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Supreme Court Justice Antonin Scalia testifies before a House Judiciary Commercial and Administrative Law Subcommittee hearing on Capitol Hill in Washington, in this file photo takne May 20, 2010. Scalia, 79, was found dead on Saturday in Texas. REUTERS/Kevin Lamarque/FilesKEVIN LAMARQUE/Reuters

The most exciting and terrifying American election season in decades, with Donald Trump's insurgency tearing apart the Republican Party and Bernie Sanders making Hillary Clinton's inevitable nomination look ever more evitable, just had another incendiary plot twist added to the mix with the death of Supreme Court Justice Antonin Scalia.

In Canada, nominating a Supreme Court justice has usually been a straightforward affair. This is not because Canadians are better or wiser than Americans, but because our parliamentary system concentrates power and decision-making. In the U.S., in contrast, the system is designed to do the opposite. President Barack Obama, a Democrat, has the power to nominate a new justice – but a Senate controlled by the Republicans gets to say yea or nay to his choice. And the GOP is not likely to approve of anyone put forward by Mr. Obama. Its core voters might revolt. And if the political shoe were on the other foot, the story would likely be the same.

Supreme Courts in both Canada and the U.S. are exceptionally powerful bodies, the branch of government that is largely unchecked in the system of checks and balances. And judges in the U.S. are nominated for life – and tend to remain on the bench for decades. It explains why, in America's ever more deeply divided political culture, Supreme Court nominations can lead to scorched-earth warfare.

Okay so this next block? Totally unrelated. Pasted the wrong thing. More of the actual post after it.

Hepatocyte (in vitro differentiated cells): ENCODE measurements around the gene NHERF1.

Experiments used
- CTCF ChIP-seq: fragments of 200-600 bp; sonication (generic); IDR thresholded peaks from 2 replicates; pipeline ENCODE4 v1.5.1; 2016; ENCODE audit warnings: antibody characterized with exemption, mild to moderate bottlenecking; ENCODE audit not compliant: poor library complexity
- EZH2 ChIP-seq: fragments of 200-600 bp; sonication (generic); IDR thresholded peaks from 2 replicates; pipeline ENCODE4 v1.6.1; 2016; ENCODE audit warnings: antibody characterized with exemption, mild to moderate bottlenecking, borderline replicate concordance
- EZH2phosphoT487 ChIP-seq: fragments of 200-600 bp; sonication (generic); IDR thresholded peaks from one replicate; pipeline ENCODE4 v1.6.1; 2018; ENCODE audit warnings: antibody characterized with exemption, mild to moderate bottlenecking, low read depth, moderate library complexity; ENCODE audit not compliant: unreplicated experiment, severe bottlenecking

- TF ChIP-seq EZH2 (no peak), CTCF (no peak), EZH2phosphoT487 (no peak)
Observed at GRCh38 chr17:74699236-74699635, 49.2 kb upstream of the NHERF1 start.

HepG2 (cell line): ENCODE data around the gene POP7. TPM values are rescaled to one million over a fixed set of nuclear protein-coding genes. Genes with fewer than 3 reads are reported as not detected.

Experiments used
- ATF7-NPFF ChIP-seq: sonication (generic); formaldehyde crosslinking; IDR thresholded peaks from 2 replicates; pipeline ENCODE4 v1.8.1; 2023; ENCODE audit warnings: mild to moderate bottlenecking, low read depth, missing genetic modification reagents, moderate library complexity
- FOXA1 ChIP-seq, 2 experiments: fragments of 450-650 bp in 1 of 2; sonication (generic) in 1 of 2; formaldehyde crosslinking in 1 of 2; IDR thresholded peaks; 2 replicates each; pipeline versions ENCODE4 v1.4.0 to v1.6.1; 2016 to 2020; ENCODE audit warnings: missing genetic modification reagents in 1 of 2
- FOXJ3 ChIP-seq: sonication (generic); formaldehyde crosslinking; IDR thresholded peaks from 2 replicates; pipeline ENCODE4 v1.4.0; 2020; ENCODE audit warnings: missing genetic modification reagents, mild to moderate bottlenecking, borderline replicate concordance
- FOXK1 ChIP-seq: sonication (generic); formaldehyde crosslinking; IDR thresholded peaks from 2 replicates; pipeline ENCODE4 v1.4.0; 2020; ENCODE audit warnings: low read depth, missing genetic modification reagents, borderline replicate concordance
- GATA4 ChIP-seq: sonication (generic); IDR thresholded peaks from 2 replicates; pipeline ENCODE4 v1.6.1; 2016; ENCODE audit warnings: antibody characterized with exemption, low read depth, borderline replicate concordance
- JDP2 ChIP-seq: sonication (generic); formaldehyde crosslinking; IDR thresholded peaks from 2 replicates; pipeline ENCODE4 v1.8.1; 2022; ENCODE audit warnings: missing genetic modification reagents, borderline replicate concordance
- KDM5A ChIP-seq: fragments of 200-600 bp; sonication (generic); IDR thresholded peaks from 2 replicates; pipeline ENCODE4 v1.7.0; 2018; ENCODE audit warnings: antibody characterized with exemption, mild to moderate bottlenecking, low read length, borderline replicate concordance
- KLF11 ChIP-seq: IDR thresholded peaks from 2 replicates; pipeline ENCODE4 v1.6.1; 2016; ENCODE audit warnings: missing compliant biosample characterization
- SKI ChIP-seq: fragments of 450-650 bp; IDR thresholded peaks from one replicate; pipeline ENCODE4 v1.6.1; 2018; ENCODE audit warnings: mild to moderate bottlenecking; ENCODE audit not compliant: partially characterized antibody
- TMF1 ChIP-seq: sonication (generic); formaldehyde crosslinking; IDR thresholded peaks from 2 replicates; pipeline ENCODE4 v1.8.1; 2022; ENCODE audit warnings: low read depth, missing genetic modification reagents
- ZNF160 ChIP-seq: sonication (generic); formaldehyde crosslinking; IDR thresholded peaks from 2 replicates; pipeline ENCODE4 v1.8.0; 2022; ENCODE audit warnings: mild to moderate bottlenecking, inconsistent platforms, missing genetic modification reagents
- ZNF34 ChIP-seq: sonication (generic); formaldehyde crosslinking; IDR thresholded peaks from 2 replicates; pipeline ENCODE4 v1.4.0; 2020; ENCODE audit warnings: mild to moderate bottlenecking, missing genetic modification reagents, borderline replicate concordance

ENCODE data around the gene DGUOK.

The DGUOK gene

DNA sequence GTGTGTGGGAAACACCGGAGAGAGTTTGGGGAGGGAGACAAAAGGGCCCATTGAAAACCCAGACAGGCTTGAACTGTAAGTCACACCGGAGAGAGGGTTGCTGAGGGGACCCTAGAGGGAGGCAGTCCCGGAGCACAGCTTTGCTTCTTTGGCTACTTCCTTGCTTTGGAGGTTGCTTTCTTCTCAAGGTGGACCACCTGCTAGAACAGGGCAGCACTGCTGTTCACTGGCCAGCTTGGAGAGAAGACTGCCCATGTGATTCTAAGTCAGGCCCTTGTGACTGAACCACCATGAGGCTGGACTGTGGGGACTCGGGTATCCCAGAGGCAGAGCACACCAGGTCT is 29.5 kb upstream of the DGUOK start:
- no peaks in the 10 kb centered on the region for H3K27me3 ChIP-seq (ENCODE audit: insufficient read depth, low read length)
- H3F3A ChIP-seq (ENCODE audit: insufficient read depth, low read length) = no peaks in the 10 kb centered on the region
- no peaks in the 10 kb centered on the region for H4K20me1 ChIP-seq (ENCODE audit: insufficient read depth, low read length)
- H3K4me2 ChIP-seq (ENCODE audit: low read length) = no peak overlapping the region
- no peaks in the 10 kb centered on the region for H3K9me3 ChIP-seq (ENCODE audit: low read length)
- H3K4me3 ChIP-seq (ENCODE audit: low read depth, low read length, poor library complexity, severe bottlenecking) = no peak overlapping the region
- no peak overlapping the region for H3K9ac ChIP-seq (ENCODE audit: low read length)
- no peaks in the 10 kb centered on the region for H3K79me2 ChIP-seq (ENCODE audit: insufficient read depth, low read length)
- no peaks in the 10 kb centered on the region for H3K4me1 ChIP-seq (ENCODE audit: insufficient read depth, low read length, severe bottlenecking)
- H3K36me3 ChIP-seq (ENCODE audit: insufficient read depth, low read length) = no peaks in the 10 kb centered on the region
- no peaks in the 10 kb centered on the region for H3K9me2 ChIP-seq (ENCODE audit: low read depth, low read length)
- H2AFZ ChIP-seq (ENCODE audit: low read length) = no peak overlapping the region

Back in the late 1987, the Democrat-controlled Senate blocked the nomination of Robert Bork, a conservative jurist in the mold of Mr. Scalia. Mr. Bork was "borked" – and American law is very different today because of it. The judge president Ronald Reagan nominated to replace him was Justice Anthony Kennedy, who still sits on the Supreme Court. He has often been a moderate swing vote – and a disappointment to conservatives.

All of which explains why Republicans are promising to stop any name put forward by Mr. Obama. But he may yet turn that to advantage. If he nominates, say, a highly qualified jurist who just happens to be Hispanic and female, and the Republicans spend months blocking her, who will be the winner? It might just motivate the Democratic base, and some swing voters, in the November election. In a town where everything is political, it would be par for the course.

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